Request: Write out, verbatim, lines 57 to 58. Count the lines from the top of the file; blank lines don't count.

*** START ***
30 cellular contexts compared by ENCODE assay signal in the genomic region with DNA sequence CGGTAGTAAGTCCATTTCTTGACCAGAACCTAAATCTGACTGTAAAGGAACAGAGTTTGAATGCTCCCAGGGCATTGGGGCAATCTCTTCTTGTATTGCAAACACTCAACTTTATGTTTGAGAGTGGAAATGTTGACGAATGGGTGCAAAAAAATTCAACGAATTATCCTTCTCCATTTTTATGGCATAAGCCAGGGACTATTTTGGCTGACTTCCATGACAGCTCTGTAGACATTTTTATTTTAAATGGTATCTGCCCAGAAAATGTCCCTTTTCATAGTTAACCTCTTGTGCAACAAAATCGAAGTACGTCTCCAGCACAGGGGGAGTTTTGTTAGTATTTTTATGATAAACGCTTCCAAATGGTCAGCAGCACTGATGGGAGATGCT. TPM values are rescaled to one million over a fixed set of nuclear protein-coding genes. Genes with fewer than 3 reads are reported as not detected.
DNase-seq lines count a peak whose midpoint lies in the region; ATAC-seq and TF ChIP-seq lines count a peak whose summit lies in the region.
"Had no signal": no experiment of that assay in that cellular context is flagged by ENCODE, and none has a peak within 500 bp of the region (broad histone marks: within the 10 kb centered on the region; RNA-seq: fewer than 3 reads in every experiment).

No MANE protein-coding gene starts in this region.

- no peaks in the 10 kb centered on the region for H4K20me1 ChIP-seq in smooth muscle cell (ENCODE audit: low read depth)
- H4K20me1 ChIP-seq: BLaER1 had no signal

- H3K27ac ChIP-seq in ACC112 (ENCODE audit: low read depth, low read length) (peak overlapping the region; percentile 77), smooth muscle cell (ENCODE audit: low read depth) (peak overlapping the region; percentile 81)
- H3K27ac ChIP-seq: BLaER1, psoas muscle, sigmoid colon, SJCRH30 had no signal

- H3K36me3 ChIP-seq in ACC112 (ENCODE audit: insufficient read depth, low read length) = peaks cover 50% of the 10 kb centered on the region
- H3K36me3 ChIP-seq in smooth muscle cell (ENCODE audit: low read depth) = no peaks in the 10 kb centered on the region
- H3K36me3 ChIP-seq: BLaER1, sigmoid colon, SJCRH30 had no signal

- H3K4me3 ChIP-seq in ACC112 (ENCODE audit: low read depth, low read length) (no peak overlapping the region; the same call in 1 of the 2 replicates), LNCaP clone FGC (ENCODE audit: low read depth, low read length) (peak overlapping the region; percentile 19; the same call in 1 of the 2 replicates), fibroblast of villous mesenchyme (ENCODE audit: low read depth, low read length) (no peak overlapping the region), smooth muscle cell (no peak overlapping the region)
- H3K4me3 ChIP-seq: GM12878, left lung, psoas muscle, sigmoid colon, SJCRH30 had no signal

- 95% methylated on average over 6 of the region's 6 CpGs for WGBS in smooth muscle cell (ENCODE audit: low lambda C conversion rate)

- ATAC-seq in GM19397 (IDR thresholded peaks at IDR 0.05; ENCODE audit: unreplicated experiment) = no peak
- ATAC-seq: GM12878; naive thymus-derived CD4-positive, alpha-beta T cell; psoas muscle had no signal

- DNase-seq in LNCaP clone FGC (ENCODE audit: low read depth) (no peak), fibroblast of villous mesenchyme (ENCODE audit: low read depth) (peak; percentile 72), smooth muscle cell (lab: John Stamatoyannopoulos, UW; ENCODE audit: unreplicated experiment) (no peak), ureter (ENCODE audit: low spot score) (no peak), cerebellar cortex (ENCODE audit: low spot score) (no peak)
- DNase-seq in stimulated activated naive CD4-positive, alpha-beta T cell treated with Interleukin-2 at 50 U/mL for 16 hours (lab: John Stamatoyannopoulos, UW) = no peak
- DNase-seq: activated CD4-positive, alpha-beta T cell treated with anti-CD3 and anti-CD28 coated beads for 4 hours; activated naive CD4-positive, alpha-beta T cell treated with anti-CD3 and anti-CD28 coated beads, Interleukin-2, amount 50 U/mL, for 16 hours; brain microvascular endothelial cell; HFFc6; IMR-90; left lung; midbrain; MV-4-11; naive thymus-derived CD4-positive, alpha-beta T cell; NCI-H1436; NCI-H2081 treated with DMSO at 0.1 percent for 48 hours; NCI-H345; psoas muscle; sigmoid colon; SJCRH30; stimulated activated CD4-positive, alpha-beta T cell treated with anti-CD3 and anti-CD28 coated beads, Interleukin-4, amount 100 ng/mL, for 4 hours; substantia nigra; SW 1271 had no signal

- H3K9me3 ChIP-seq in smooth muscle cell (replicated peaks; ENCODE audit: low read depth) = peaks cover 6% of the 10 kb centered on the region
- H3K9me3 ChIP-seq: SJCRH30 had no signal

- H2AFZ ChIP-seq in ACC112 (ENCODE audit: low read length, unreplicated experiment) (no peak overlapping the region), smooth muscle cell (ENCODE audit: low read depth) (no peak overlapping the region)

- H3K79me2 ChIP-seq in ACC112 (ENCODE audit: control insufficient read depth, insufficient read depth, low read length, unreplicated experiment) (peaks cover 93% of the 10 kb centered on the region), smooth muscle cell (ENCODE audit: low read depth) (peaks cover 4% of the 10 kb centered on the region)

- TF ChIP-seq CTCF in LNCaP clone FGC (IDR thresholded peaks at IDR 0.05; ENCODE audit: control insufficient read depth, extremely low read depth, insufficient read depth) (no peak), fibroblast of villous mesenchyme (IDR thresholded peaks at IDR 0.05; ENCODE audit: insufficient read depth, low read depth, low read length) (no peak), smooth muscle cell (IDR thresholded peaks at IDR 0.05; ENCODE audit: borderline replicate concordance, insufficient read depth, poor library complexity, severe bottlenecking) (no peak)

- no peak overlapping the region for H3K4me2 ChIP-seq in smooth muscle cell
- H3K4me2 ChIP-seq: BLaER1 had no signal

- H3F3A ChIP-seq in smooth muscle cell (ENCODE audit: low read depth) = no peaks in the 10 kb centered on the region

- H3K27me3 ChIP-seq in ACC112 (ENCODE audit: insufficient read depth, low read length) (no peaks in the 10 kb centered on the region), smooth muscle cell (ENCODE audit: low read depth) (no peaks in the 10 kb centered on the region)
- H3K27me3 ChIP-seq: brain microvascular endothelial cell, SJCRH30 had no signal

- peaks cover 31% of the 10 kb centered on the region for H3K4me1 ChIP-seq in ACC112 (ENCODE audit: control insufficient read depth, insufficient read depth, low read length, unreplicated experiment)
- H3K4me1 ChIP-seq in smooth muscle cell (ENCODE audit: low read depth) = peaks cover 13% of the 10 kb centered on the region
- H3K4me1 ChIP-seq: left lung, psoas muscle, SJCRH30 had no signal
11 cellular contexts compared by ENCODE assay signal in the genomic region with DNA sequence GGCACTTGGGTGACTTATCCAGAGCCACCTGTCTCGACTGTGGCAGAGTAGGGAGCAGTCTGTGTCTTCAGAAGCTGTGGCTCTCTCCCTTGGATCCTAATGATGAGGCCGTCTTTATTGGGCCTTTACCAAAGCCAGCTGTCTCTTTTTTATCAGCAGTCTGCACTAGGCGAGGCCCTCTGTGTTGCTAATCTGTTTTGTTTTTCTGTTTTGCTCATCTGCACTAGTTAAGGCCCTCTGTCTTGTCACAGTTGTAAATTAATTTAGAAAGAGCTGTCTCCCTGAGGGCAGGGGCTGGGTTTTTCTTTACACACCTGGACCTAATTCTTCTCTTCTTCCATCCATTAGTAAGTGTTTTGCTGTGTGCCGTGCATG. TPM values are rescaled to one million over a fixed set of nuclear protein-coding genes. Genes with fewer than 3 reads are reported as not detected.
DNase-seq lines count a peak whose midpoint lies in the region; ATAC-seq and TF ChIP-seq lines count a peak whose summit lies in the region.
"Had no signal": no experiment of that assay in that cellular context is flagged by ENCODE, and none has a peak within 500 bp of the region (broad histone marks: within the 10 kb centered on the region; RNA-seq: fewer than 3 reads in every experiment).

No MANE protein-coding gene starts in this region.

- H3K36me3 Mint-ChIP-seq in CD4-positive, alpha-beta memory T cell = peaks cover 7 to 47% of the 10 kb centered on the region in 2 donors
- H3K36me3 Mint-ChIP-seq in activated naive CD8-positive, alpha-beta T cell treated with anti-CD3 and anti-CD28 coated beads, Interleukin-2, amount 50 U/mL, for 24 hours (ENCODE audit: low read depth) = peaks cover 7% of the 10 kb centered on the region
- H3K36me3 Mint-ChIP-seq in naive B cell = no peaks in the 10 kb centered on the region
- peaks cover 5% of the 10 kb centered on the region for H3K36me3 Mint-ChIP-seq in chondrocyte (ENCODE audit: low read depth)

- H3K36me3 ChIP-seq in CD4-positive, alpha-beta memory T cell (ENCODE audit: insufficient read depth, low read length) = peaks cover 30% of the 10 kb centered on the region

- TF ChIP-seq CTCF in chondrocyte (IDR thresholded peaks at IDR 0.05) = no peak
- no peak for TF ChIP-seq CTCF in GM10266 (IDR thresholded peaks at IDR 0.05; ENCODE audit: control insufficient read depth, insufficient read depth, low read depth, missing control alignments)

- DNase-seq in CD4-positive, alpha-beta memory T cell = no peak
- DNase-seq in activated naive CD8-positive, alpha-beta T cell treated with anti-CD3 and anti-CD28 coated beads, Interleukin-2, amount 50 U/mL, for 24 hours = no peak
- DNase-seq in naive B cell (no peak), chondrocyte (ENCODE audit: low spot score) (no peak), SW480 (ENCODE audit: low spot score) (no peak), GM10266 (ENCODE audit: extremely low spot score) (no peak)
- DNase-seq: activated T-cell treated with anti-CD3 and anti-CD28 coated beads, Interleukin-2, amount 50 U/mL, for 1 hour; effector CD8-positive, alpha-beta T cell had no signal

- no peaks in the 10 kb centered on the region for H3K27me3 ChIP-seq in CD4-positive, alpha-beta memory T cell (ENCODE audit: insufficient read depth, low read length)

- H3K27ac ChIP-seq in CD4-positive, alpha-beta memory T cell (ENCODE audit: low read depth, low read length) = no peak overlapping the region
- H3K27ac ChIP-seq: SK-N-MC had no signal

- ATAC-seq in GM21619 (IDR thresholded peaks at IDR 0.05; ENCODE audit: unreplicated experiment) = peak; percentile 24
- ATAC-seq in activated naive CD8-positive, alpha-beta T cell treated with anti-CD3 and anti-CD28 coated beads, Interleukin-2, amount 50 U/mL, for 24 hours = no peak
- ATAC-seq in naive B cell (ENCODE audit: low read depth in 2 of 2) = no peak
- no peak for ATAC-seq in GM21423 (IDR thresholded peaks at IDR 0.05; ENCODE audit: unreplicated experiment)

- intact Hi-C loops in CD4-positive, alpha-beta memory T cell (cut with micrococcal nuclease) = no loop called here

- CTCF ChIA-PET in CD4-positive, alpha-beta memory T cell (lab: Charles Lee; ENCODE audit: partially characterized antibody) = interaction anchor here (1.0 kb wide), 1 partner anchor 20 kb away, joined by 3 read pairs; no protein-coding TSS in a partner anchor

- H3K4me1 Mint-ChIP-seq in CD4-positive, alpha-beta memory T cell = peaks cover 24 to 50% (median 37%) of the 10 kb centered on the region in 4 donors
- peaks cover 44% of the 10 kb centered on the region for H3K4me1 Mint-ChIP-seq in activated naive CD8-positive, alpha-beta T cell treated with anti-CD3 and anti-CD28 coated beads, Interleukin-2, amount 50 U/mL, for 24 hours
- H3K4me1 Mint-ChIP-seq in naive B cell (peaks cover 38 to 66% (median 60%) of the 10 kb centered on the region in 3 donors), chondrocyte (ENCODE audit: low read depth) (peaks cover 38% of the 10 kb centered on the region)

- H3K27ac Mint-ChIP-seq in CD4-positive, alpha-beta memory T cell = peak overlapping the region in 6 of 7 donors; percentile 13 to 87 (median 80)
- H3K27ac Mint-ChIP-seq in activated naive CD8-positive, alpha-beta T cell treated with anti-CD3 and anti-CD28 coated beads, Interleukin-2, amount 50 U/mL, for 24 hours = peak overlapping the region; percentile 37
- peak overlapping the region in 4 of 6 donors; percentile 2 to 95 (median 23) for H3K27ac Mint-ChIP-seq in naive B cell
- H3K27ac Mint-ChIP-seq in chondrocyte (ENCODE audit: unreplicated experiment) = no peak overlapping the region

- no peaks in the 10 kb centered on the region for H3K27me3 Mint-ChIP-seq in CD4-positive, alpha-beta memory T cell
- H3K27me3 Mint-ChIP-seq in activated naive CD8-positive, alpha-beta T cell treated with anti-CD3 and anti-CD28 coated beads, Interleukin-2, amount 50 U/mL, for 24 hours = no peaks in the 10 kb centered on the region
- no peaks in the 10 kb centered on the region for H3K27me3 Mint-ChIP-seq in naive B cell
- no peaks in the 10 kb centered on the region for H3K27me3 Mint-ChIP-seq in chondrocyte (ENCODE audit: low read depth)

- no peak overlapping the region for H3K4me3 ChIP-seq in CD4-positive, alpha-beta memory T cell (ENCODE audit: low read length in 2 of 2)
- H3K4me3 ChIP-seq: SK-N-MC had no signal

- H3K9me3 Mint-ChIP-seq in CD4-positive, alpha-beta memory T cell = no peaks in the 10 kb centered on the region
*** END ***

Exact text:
- H3K4me1 Mint-ChIP-seq in CD4-positive, alpha-beta memory T cell = peaks cover 24 to 50% (median 37%) of the 10 kb centered on the region in 4 donors
- peaks cover 44% of the 10 kb centered on the region for H3K4me1 Mint-ChIP-seq in activated naive CD8-positive, alpha-beta T cell treated with anti-CD3 and anti-CD28 coated beads, Interleukin-2, amount 50 U/mL, for 24 hours